A new flagship museum and art gallery is set to be built in Scotland’s ancient capital of Dunfermline thanks to lottery funding.
The Heritage Lottery Fund (HLF) has announced a first round pass of £2.8 million to establish the cultural attraction in one of the best surviving medieval townscapes in Scotland.
The new Dunfermline Museum and Art Gallery will bring together the town’s architectural and social history for the first time to tell the story of this heritage hot spot.
Dunfermline's Abbey and Palace date back to the 11th century when Malcolm III established the town as a new seat for royal power; one of the reasons why it's also famous for being the burial place of many Scottish Kings and Queens. Most famously, the Abbey Church contains the tomb of Scottish hero Robert the Bruce.
The Dunfermline Museum and Art Gallery will be developed across two historic buildings within the Outstanding Conservation Area. The two buildings will be redeveloped and a new extension added to create a flagship facility combining a museum, art gallery, archive, library and local history services.
It’s hoped the new museum will become a focal point for visitors and local residents and allow currently inaccessible collections to be displayed and interpreted for the first time. Planners are also looking at creating space for an ever-changing programme of temporary events and exhibitions.
Colin McLean, Head, HLF Scotland, said: “Museums, galleries and libraries are extremely valuable community assets. They make a great contribution to people’s education, self-identity and enjoyment. They keep our history safe for future generations and they impact on the local economy, often as the cornerstone of an area’s tourism industry.
“We are delighted to be able to give Dunfermline our support at this stage. By taking this new holistic approach and increasing and improving displays, new audiences will enjoy all that that this important medieval capital has to offer.”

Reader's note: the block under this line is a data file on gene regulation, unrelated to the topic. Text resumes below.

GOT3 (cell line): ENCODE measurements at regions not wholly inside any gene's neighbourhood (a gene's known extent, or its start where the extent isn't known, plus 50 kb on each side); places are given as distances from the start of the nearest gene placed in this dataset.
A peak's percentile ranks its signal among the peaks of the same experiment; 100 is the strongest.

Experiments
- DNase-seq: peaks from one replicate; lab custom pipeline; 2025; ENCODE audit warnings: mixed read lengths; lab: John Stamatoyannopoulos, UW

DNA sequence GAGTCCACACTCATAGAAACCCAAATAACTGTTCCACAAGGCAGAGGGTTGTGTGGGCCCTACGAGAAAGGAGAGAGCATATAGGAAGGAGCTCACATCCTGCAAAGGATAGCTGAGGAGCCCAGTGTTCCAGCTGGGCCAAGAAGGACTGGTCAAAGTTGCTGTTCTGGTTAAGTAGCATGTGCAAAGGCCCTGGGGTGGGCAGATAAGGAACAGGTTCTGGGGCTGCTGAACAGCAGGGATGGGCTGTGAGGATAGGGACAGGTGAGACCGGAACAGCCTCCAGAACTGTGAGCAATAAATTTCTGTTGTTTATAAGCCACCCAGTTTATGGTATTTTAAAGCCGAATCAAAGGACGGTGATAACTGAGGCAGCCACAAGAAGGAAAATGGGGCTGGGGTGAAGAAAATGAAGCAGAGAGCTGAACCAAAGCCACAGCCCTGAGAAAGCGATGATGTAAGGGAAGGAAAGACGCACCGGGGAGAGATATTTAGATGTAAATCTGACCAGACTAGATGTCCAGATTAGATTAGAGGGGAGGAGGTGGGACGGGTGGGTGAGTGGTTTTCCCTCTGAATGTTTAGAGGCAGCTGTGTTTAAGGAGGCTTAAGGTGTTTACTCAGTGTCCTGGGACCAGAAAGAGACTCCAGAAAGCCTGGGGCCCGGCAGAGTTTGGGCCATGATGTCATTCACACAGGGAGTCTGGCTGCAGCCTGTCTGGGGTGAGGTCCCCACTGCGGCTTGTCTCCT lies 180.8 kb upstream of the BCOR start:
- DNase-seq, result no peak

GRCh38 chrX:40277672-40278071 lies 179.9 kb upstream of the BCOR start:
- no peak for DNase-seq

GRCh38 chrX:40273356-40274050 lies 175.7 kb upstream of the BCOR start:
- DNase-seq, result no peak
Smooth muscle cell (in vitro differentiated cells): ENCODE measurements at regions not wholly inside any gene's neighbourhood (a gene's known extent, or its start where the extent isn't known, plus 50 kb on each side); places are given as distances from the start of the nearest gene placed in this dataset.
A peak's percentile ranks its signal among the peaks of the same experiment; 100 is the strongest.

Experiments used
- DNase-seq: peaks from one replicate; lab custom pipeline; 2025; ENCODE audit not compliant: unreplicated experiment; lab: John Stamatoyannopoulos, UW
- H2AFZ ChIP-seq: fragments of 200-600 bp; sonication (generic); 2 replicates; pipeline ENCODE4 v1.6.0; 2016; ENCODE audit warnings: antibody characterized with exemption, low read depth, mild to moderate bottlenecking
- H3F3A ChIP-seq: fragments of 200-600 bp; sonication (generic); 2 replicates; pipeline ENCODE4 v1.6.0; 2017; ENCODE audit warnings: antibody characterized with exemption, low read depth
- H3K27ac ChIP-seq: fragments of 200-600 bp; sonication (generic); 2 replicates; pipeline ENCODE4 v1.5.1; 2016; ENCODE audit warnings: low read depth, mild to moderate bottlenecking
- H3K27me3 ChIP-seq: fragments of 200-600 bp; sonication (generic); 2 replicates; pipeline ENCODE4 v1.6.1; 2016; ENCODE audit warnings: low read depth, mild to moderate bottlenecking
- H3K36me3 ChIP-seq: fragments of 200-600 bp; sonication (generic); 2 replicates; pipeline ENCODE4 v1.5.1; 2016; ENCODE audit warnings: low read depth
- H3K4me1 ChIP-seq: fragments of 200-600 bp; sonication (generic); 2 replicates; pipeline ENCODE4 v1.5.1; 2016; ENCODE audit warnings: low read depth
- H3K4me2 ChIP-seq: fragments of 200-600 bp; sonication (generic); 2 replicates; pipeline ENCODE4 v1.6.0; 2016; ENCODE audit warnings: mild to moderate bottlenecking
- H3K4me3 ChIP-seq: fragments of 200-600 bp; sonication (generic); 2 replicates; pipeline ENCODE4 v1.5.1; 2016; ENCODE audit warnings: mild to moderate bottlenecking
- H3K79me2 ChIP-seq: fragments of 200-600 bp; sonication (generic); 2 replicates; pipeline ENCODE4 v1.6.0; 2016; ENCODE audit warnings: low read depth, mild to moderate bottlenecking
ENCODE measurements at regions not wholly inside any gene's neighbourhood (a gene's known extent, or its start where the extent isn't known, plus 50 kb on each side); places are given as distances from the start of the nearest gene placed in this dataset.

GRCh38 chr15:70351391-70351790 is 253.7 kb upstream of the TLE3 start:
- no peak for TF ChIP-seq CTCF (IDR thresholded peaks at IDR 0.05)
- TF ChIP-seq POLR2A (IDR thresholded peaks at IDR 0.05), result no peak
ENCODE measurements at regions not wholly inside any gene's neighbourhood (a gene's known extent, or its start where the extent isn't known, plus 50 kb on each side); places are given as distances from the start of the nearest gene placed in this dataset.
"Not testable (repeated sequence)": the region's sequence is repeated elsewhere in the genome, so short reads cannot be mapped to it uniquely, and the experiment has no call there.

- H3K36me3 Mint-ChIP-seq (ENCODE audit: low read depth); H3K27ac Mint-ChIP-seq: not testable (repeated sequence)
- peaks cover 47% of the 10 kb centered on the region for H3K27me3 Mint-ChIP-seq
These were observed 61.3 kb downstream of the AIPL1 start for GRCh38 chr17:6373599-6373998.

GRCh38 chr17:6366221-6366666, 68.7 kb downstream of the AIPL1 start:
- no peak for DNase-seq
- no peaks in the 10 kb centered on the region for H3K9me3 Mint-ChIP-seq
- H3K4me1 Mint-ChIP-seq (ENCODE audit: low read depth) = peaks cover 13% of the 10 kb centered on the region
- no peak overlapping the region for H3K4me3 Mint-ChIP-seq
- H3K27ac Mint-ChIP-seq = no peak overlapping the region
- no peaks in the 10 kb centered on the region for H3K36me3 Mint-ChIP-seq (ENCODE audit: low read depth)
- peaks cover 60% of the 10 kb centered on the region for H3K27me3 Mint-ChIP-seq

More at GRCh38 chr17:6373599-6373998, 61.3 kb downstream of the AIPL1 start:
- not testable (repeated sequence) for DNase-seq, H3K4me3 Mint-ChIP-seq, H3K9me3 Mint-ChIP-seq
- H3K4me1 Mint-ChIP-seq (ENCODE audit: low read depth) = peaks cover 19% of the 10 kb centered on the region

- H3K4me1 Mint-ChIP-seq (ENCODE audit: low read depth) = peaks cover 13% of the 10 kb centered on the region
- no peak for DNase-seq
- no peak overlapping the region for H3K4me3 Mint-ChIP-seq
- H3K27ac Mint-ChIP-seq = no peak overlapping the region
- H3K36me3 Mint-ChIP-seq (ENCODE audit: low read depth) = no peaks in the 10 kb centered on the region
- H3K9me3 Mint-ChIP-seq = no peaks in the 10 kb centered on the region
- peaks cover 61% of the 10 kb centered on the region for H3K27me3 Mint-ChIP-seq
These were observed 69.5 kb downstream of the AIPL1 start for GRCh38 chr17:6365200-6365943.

Councillor Brian Goodall, Chair, Fife Council’s Housing & Communities Committee, described HLF’s decision to support the development of the museum as a “tremendous vote of confidence in the city”.
HLF has also boosted plans to save and conserve Devon’s Castle Drog, the last castle to have been built in England, by awarding a first-round pass of £2.5 million towards the £12 million project.
If you would like to comment on this story, please email email@example.com and we will publish your thoughts and opinions.
"Can anyone tell me where the new buildings are to be, please? I heard last year that the new museum is to be in Abbot street with restaurant, etc. I was concerned then about the effect it would have on our beautiful Abbot House."
National Trust for Scotland's not "fit for purpose"
The National Trust for Scotland (NTS) has been heavily criticised in a damning report by an independent strategic review, which has called for an overhaul of the charity to secure its future.
Bannockburn site set for new visitor centre
Scottish Minister for Culture Fiona Hyslop announced this week that a new, £5 million state-of-the-art visitor centre is to be built at the site of the medieval battle which saw Robert the Bruce defeat English King Edward II.